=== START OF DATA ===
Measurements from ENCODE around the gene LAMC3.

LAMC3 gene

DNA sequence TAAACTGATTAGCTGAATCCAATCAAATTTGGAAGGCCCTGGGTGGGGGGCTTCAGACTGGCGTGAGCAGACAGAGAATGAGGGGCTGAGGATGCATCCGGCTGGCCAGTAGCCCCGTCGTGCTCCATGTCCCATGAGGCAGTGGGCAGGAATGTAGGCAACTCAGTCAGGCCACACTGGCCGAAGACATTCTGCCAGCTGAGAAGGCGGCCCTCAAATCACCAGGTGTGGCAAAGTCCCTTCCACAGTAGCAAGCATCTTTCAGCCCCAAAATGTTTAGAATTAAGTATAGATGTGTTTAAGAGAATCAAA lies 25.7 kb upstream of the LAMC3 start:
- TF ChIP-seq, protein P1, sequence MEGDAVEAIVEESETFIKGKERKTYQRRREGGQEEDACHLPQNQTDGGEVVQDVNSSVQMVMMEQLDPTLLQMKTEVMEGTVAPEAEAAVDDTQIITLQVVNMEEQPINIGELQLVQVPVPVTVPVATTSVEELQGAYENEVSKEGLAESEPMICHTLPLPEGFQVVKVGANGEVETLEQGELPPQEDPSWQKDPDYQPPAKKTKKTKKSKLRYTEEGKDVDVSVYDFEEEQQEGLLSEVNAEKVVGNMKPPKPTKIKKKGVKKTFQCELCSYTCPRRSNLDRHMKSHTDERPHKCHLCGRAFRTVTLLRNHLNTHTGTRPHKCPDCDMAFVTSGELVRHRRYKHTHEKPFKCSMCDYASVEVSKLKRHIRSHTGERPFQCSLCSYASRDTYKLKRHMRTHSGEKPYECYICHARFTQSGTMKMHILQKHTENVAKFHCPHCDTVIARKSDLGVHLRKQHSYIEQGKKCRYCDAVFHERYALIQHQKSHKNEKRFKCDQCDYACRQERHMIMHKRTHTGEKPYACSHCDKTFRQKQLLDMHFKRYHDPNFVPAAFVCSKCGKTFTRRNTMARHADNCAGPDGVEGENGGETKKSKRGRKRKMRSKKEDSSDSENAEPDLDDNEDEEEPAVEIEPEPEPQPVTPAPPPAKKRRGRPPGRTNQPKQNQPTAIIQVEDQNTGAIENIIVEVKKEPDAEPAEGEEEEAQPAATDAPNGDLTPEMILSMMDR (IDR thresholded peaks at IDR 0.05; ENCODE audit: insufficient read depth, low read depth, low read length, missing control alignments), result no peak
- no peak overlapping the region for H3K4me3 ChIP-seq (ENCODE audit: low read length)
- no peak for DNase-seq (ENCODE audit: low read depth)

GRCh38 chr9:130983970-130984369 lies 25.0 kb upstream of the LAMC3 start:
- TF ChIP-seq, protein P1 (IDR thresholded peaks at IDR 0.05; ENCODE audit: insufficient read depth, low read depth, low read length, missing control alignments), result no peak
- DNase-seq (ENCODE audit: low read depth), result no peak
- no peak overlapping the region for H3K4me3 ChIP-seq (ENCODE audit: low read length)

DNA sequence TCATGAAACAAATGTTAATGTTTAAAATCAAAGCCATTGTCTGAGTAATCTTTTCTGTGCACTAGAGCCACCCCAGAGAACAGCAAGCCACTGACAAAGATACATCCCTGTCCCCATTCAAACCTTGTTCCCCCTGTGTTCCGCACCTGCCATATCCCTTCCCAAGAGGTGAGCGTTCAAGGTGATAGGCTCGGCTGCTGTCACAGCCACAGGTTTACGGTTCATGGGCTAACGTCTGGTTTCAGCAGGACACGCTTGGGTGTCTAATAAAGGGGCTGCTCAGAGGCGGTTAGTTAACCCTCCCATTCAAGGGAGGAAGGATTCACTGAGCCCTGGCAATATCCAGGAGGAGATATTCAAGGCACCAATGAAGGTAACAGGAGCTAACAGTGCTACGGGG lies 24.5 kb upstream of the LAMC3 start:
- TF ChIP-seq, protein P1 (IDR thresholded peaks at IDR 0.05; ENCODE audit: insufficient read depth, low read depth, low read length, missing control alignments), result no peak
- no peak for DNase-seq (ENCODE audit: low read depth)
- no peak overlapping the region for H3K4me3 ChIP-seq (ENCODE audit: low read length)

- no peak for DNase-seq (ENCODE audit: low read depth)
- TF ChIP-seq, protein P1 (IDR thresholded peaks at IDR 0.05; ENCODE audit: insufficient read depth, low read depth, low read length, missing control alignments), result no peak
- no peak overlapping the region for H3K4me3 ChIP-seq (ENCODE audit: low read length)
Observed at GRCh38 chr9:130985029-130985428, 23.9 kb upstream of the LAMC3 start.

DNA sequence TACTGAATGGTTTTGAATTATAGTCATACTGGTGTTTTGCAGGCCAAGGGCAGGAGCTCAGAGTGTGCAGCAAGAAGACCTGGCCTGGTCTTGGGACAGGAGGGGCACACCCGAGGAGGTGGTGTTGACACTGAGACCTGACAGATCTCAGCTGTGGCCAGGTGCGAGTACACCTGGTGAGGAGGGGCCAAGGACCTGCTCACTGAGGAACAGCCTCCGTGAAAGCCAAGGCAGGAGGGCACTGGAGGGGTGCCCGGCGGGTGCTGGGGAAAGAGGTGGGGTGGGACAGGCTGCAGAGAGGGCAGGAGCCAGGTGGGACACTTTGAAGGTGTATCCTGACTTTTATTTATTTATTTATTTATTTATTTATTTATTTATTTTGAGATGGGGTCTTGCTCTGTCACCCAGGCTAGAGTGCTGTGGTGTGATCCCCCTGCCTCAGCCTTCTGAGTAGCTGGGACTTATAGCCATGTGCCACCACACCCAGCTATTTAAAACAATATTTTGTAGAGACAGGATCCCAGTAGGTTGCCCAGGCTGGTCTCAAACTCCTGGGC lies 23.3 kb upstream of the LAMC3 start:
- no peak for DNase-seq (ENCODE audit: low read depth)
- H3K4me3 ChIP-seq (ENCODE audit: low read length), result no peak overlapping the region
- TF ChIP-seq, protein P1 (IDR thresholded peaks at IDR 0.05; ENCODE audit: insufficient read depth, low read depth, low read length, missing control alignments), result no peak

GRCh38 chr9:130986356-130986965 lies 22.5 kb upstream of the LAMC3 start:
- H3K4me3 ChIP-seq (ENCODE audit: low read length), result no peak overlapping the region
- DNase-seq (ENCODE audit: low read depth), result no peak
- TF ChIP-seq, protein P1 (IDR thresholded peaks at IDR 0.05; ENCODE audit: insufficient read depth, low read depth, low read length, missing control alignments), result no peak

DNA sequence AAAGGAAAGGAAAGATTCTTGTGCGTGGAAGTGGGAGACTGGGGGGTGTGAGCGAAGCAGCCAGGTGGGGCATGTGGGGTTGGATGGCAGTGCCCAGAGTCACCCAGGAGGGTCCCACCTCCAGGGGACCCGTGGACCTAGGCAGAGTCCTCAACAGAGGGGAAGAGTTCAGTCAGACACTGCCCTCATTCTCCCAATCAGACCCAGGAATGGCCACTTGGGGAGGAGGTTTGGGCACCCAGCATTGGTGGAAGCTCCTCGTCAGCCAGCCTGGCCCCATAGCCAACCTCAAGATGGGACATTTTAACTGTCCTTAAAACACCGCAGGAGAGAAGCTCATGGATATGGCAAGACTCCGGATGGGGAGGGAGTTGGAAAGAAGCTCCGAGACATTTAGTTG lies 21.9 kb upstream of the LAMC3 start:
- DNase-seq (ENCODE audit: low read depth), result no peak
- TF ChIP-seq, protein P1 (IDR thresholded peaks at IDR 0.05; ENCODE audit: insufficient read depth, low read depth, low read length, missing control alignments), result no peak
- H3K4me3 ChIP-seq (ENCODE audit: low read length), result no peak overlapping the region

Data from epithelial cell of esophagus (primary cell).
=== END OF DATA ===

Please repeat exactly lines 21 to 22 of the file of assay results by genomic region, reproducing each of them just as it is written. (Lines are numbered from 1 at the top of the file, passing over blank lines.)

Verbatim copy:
- H3K4me3 ChIP-seq (ENCODE audit: low read length), result no peak overlapping the region
- TF ChIP-seq, protein P1 (IDR thresholded peaks at IDR 0.05; ENCODE audit: insufficient read depth, low read depth, low read length, missing control alignments), result no peak